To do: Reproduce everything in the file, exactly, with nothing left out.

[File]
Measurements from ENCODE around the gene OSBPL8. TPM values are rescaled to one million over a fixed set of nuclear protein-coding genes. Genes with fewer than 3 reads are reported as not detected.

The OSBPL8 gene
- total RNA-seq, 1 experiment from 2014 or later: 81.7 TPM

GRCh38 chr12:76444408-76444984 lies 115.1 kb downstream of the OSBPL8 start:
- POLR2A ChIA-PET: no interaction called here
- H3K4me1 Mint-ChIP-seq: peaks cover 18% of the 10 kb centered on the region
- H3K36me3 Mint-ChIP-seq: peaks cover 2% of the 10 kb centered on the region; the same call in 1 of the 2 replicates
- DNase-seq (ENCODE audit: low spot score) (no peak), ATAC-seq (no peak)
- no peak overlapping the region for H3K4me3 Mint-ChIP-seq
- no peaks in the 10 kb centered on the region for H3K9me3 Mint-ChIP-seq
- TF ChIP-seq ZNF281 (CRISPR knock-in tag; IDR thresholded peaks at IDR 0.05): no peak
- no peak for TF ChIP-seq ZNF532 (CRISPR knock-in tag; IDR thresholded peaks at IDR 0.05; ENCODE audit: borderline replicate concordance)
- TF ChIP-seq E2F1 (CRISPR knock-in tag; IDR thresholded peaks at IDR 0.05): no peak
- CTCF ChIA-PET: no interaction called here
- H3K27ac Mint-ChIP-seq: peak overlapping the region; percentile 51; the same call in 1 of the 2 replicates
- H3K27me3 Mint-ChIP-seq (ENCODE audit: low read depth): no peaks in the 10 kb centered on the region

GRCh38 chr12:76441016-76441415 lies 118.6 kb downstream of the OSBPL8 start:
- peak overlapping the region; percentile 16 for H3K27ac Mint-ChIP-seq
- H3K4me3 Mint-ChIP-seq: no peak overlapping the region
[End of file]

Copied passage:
Measurements from ENCODE around the gene OSBPL8. TPM values are rescaled to one million over a fixed set of nuclear protein-coding genes. Genes with fewer than 3 reads are reported as not detected.

The OSBPL8 gene
- total RNA-seq, 1 experiment from 2014 or later: 81.7 TPM

GRCh38 chr12:76444408-76444984 lies 115.1 kb downstream of the OSBPL8 start:
- POLR2A ChIA-PET: no interaction called here
- H3K4me1 Mint-ChIP-seq: peaks cover 18% of the 10 kb centered on the region
- H3K36me3 Mint-ChIP-seq: peaks cover 2% of the 10 kb centered on the region; the same call in 1 of the 2 replicates
- DNase-seq (ENCODE audit: low spot score) (no peak), ATAC-seq (no peak)
- no peak overlapping the region for H3K4me3 Mint-ChIP-seq
- no peaks in the 10 kb centered on the region for H3K9me3 Mint-ChIP-seq
- TF ChIP-seq ZNF281 (CRISPR knock-in tag; IDR thresholded peaks at IDR 0.05): no peak
- no peak for TF ChIP-seq ZNF532 (CRISPR knock-in tag; IDR thresholded peaks at IDR 0.05; ENCODE audit: borderline replicate concordance)
- TF ChIP-seq E2F1 (CRISPR knock-in tag; IDR thresholded peaks at IDR 0.05): no peak
- CTCF ChIA-PET: no interaction called here
- H3K27ac Mint-ChIP-seq: peak overlapping the region; percentile 51; the same call in 1 of the 2 replicates
- H3K27me3 Mint-ChIP-seq (ENCODE audit: low read depth): no peaks in the 10 kb centered on the region

GRCh38 chr12:76441016-76441415 lies 118.6 kb downstream of the OSBPL8 start:
- peak overlapping the region; percentile 16 for H3K27ac Mint-ChIP-seq
- H3K4me3 Mint-ChIP-seq: no peak overlapping the region